This old adage still reverberates among Anglo-Saxon religious reformers, bishops, mendicant friars, dramatists, playwrights, and authors. For example, John Wycliffe (1380), Alexander Barclay (1509), Thomas Wilson (1572), Richard Brome (1641), Arthur Murphy (1763), Charles Dickens (1850).
The trouble is that too often charity not only begins but ends at home. 4
Warns American missionary Frank Charles Laubach:
We have made the slogan “Charity begins at home” a part of our religion — although it was invented by a Roman pagan, and is directly contrary to the story of the Good Samaritan. Charity begins where the need is greatest and the crisis is most dangerous.5
Bare Selfishness has always prospered in Europe (and brought about much of its prosperity), from the classic to the modern age.
It may be said further, that “Black magic reigns over Europe as an allpowerful, though unrecognised, autocrat,” its chief conscious adherents and practical servants being found in the Roman Church, and its unconscious practitioners in the Protestant. The whole body of the socalled “privileged” classes of society in Europe and America is honeycombed with unconscious black magic, or sorcery of the vilest character.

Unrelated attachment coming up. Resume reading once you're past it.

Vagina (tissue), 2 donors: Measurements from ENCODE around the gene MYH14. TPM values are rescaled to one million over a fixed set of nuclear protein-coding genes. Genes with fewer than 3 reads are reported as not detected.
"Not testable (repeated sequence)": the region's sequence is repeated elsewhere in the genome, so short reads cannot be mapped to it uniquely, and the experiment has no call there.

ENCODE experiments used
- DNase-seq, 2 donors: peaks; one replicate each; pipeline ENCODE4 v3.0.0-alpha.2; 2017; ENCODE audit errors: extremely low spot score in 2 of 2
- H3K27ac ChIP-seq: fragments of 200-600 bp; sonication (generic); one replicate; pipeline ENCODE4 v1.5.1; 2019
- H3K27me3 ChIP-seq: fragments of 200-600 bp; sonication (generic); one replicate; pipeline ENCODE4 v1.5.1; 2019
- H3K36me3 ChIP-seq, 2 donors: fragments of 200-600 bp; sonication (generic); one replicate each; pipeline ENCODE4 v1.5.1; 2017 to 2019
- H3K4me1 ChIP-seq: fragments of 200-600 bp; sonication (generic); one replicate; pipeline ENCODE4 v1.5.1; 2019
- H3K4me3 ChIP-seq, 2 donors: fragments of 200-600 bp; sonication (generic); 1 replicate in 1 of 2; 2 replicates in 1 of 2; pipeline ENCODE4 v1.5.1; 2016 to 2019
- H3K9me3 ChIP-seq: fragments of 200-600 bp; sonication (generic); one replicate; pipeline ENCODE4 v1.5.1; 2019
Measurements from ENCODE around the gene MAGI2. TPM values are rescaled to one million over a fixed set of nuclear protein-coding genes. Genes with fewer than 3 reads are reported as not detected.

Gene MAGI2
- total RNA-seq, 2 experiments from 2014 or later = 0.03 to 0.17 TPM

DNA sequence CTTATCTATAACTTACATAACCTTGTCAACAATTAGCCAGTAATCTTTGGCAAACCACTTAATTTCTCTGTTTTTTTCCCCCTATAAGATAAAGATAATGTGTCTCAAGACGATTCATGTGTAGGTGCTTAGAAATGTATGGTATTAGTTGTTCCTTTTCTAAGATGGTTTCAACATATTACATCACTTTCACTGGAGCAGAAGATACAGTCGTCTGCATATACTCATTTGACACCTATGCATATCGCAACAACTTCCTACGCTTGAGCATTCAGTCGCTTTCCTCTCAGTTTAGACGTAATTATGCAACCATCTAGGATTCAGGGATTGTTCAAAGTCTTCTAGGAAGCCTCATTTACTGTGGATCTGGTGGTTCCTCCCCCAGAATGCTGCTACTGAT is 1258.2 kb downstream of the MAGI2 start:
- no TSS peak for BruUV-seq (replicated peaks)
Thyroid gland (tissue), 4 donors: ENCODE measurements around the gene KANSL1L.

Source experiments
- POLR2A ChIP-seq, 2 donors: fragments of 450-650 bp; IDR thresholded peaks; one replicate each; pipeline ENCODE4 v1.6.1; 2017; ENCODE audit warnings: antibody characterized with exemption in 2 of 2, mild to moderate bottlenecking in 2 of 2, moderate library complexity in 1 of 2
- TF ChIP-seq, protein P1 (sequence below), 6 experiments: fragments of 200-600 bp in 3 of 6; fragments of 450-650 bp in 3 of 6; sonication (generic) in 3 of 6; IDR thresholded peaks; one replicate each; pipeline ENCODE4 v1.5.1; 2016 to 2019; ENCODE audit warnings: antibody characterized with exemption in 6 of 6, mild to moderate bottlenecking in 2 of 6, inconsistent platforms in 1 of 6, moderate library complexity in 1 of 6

Here is a small collection of self-justifying alibis from old Europe:
Well-regulated charity begins at home.1
I am my own nearest kin. 2
My tunic is nearer to me than my cloak.3
My leg is further than my knee.4
Near is my coat, but nearer is my skin.5
Every man reaps his own field.6
He sings for himself.7
He eats his bread from his pocket.8
Self first, then your next best friend.9
But nowadays each loving naught but pelf,
Counts on his fingers what’ll enrich himself.10
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